Monday, February 09, 2009

USATF Task Force Report

After the US track and field teams lackluster performance at the Beijing Olympics, USATF founded a task force - "Project 30" to restructure the "high performance" programs and initiatives currently in place for elite athletes...

Here were the aspects in which improvements are needed, according to the task force ( I agree for the most part) I am glad Logan has made an effort to legitimize track to some extent here in the US. Everywhere else (europe specifically) There are strong organizations backing the sport whereas here even our own federation sorta just coasts through...and hopes for the best.

Overall, there is a lack of accountability, professionalism and cohesion in the areas the Task Force studied.

* The International Team Staff selection system lacks transparency and accountability, creating a culture of mistrust for coaches and athletes alike.

* International staffs need more managers and fewer coaches.

* The criteria for selecting track and field's U.S. Olympic Team should not change, but the Olympic Trials themselves should.

* Excessive travel and poor long-term planning on the part of athletes, their coaches and agents appear to be the greatest controllable factors negatively affecting Team USA performance in Beijing.

* Spending more than $1 million in the last six years, and with as many as 173 athletes taking part in it each year, the National Relay Program has failed to produce results that justify the costs of the program.

I don't even know what the relay program IS; obviously it has not been seen as effective.

* Lack of communication between coaches and athletes, poor management of the relay pools and questions over which coaches were responsible for relays resulted in the 4x100m relay failures in Beijing.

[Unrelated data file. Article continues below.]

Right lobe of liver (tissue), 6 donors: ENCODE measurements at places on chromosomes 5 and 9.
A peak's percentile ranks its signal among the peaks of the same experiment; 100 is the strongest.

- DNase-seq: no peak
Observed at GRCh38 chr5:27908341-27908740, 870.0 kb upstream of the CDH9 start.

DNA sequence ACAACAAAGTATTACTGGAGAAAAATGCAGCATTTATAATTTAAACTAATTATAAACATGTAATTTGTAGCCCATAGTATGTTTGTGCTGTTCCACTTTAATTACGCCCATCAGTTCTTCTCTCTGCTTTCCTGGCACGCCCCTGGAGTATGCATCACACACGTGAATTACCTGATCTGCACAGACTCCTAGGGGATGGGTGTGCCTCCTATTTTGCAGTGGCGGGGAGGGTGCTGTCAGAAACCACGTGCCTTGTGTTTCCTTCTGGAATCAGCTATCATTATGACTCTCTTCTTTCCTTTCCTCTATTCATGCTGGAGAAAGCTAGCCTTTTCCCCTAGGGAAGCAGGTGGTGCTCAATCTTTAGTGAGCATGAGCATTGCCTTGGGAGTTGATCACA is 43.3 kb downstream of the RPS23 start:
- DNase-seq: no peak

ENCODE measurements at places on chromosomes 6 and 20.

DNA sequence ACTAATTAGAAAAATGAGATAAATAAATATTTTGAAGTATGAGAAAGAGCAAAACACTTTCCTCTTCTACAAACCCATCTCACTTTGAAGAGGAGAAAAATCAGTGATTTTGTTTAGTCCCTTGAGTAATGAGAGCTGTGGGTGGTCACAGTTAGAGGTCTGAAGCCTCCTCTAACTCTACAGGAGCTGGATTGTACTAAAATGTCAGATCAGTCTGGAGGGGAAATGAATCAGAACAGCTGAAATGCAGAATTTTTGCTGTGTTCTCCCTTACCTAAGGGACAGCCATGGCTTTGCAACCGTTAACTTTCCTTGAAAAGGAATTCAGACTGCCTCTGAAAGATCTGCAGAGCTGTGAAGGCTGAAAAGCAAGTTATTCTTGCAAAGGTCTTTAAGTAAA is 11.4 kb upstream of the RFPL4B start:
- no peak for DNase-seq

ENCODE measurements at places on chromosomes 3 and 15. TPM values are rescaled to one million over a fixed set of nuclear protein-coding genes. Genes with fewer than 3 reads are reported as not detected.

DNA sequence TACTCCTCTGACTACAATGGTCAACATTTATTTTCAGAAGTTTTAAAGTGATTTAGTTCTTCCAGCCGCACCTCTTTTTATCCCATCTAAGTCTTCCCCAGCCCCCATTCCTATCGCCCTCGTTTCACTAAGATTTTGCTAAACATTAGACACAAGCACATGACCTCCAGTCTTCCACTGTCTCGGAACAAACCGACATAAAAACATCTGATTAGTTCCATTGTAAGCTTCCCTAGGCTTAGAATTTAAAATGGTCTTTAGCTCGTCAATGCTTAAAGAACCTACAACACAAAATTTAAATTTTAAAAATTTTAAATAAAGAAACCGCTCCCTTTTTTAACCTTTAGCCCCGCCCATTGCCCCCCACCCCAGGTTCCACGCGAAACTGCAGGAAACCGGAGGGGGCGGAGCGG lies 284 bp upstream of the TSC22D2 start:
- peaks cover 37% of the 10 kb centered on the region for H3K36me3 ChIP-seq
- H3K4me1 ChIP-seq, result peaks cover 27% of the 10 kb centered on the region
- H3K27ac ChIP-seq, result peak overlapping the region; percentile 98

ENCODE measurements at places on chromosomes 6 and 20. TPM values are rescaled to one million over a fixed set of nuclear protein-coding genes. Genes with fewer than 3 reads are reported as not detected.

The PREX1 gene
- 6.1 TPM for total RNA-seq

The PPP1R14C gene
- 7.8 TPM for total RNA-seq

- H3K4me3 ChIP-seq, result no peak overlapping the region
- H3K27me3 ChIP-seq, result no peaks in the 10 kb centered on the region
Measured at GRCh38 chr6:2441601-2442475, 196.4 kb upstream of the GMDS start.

* American coaches and athletes under-utilize the facilities and USATF sport science available to them.

* Inroads have been made into catching and punishing doping cheats, but more must be done to strengthen the anti-doping culture.

I don't know how truthful this is.

* American athletes as a group do not conduct themselves as true professionals, and USATF does not hold them to professional standards.


Based on its findings, the Task Force makes the following 10 Recommendations:

* Hire a professional General Manager of High Performance.

I'll do it! Not really...

* Create a transparent, criteria-based Team Staff selection system.

* Restructure the composition of Team USA staffs.

* Shorten the U.S. Olympic Team Trials - Track & Field to five days.

fabulous idea. I can only imagine how grueling it is to fly out for the Trials and then wait like 3 days in between heats...that's an exaggeration but seriously.

* Terminate the National Relay Program.

I still have no idea what this is.

* Establish a comprehensive 2012 team preparation program.

* Target technical events for medal growth and develop those events.

* Create a well-defined Professional Athlete designation.

I need further explanation...archetype of US athlete?

* Establish a more stringent anti-doping reinstatement system.

We will see...

* Promote and foster a self-sustaining professional athletes' union.

FULL 69 page report can be found here.


RM said...

Dr. J:

The National Relay Program. Takes a bunch of people that are fast and plops them into the relay program - in the event somebody faster can't race. It's like minor leagues, bench strength. It's also part of their plan to rotate as many people into championship relay teams (through the heats) so that they can win more medals.

The professionalism thing has to do with how we act, in large part thanks to the cockiness of that 4x100m team a few years ago with Maurice Greene that behaved in a less than sportsmanlike manner. I can get on board with these athletes having to become more professional, but they certainly aren't that bad compared to certain sports' athletes.

The drug testing - they have been doing a better job, but it's not their fault people want to cheat. They can only do their best to catch those that do!

And the "manager" that they want to bring in - they want to bring someone from outside of track and field. A lot of companies do this when they want to change things up, bring a different perspective. As long as this person isn't an idiot, it can be a good thing.

Rebs said...

agreed. thanks for schoolin me.